An NPR member station
Play Live Radio
Next Up:
0:00
0:00
Available On Air Stations
It's Challenge Week! Our generous donors will match your contribution to SPR when you donate here.
Regional News

Spokane Legislator Pushes For Change In State Public Health

riccelli.health_district_bill.png
TVW screenshot
/

A Spokane legislator is promoting a bill that proposes changes to Washington’s public health system.

Representative Marcus Riccelli [D-Spokane] says the legislature has allowed funding for public health to erode over the years, which leaves it vulnerable when it’s most needed. His legislation received a hearing Thursday before the House Health Care Committee.

Riccelli proposes to create a work group to study stable funding options for state and local health departments. His legislation also requires counties to create what he calls regional public health districts overseen by a mix of elected officials and health professionals.

“Boards that are balanced with health care professionals, consumers, public health folks, that will be looking for the greater good and how we’re connecting as a state. It should still be locally implemented so that those local initiatives rise to the top on how we’re handling disease and local public health issues," he said.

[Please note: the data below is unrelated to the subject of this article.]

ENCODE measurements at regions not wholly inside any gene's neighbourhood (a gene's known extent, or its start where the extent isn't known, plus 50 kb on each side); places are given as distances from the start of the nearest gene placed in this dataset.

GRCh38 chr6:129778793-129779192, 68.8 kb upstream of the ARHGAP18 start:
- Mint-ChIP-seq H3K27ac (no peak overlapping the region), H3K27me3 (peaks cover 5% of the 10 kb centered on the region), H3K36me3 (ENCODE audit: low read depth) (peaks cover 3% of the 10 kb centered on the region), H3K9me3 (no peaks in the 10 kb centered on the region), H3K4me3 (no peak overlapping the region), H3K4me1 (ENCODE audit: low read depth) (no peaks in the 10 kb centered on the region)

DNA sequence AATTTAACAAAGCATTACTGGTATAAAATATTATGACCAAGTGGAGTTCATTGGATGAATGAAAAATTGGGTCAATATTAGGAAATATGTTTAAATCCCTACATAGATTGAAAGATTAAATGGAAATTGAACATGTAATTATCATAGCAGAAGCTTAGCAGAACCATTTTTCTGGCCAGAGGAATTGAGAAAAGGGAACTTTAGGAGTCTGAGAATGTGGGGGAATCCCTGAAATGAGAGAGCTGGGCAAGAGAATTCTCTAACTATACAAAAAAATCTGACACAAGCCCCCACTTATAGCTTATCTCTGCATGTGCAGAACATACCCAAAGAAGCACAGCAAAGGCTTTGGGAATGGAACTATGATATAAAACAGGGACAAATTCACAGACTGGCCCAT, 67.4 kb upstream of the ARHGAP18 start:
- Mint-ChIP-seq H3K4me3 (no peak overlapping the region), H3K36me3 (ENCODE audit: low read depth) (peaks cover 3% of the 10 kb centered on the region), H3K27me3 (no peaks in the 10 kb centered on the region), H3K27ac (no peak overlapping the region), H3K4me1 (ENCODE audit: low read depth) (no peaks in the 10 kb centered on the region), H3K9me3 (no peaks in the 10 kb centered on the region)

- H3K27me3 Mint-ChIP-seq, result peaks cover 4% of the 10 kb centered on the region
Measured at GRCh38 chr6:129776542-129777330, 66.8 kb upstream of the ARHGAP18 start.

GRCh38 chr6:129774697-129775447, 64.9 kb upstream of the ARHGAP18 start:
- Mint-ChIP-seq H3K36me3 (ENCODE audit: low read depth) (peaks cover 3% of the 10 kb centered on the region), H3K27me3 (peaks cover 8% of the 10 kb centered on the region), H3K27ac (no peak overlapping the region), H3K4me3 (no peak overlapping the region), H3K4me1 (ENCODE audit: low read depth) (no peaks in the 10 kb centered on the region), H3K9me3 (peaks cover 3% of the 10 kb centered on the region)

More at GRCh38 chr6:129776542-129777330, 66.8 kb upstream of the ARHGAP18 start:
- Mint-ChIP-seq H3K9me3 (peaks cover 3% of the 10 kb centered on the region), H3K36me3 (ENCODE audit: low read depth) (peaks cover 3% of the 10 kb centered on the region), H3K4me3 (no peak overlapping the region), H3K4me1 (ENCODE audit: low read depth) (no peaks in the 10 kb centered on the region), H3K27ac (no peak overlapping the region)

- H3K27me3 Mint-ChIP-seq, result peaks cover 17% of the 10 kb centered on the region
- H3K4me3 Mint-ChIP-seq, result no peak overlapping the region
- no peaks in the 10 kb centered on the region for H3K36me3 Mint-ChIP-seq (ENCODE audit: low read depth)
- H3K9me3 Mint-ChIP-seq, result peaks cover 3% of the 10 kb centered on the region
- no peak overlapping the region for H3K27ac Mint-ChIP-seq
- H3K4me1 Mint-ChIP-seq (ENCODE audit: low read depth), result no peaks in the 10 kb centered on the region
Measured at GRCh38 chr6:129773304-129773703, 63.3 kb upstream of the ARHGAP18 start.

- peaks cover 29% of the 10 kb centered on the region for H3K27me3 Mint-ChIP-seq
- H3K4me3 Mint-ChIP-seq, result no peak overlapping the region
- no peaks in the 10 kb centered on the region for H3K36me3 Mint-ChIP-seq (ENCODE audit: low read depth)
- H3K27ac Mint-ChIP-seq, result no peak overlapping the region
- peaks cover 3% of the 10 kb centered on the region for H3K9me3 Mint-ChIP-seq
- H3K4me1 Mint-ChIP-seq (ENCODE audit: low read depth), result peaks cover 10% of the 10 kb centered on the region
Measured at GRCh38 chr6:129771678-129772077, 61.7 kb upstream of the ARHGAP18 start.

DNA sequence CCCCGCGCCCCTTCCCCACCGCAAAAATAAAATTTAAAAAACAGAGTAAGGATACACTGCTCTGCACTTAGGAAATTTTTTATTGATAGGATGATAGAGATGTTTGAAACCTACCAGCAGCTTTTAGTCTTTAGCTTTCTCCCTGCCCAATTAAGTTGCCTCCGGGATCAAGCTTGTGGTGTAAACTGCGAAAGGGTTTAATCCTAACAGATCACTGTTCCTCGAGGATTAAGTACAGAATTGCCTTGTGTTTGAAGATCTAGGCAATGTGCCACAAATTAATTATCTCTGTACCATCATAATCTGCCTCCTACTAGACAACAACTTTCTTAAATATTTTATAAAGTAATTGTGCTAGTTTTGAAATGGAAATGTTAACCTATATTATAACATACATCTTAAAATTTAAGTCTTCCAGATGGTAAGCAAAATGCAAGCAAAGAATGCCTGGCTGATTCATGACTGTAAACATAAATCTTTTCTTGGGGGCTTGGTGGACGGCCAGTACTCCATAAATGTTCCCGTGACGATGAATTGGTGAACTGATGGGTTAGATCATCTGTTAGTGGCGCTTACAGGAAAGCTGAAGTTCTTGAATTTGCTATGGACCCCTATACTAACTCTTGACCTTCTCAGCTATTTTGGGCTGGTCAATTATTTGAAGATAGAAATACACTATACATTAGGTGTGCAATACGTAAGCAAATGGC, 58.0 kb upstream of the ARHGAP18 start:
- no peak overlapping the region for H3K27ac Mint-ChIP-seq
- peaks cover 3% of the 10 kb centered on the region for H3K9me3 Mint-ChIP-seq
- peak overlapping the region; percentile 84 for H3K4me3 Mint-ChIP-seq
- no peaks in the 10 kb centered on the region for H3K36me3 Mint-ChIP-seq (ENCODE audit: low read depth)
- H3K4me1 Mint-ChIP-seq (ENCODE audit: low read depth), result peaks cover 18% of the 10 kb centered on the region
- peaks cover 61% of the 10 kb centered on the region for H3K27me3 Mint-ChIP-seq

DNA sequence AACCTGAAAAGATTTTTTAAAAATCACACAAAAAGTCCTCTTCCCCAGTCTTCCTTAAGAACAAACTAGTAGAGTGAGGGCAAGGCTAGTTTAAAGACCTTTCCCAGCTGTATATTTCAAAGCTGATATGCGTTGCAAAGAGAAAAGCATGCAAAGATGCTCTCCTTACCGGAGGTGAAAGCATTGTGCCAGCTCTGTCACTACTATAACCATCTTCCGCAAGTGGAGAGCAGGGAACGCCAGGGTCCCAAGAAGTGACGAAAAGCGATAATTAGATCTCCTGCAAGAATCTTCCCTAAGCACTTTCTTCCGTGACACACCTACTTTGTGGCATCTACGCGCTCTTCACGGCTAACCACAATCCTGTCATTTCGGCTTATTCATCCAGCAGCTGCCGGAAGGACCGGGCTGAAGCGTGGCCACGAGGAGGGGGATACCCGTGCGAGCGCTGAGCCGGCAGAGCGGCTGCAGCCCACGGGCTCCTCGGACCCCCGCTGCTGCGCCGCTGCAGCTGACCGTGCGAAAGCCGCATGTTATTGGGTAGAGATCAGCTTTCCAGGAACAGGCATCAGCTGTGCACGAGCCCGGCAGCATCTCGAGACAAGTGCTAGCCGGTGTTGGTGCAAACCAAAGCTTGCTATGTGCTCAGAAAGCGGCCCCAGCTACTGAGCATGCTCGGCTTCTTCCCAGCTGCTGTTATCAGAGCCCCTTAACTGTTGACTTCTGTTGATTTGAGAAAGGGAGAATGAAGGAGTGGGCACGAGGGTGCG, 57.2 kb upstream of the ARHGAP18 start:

Riccelli is motivated in part by the firing last fall of former Spokane County Health Officer Bob Lutz, a move he believes was politically motivated. He says the current structure of Spokane’s health board puts too much emphasis on economic interests and not enough on public health.

His bill, which received a hearing in the House Health Care Committee Thursday, received some push back from legislators and health officials in rural counties, including Amy Person. She is the health officer for the Benton-Franklin County Health District and for Klickitat County.

“Public health is more than just the absence of disease. It is building economic opportunity, strengthening community resilience and building social supports. This skill comes from understanding retention or different values may exist in a community and building relationships that can work through those differences. Dismissing those differences moves community buy in for public health efforts and that’s what breeds distrust, defiance and opposition," Person said.

Riccelli’s bill would give final decision for hiring and removing health officers to the secretary of the state Department of Health.